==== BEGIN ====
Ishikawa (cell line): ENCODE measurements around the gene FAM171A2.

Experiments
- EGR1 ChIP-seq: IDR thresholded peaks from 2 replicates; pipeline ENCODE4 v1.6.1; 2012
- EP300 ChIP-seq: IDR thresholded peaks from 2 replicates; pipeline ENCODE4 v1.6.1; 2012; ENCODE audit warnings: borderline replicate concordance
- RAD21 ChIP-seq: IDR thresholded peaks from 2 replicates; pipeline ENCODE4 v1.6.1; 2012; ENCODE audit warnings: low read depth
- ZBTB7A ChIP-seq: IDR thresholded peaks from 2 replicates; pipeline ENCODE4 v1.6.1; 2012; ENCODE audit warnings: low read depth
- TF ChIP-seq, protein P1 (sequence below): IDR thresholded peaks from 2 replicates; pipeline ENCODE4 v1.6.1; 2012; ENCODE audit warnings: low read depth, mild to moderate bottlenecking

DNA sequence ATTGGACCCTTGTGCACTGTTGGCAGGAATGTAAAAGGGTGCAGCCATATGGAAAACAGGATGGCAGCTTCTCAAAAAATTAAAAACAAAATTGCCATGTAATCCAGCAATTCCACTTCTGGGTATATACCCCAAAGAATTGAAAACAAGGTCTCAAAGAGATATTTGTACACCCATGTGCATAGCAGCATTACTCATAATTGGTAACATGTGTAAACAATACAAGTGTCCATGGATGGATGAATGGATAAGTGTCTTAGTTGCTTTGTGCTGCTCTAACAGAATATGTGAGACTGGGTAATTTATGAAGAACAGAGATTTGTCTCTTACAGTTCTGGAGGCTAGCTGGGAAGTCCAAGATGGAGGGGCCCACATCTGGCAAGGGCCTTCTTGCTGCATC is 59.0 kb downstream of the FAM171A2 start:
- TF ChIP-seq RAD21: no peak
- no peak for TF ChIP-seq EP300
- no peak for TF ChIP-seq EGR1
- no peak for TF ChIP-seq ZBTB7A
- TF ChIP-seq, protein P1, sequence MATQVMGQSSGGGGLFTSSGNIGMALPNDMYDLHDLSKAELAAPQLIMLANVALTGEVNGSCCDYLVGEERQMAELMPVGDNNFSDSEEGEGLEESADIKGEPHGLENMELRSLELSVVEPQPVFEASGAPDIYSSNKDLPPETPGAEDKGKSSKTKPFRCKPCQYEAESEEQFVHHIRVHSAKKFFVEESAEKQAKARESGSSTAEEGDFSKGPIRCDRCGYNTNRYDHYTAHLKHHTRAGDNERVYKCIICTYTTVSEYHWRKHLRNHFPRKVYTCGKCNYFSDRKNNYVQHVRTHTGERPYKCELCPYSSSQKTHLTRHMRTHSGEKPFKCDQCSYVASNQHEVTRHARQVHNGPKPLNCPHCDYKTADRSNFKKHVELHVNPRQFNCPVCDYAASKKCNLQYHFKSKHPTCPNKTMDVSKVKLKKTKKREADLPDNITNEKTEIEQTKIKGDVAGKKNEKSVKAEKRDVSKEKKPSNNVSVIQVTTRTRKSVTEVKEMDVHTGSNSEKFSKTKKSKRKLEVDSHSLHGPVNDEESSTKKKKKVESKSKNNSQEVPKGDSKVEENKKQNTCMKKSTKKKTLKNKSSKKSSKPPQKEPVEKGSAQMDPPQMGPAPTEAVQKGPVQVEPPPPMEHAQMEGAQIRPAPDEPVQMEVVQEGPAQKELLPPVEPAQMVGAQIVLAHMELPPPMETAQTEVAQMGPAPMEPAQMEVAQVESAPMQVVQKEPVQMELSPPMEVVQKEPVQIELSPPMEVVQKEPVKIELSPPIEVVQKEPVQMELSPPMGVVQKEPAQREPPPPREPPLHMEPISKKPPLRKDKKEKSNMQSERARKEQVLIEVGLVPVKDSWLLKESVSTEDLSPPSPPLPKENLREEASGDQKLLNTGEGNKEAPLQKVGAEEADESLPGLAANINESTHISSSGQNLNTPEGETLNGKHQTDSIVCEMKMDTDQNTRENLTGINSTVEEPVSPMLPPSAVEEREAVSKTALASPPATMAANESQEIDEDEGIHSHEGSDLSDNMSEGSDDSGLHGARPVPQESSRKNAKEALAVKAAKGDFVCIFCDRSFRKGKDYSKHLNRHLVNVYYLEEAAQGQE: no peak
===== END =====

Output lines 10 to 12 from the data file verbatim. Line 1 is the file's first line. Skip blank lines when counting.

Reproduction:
- no peak for TF ChIP-seq EP300
- no peak for TF ChIP-seq EGR1
- no peak for TF ChIP-seq ZBTB7A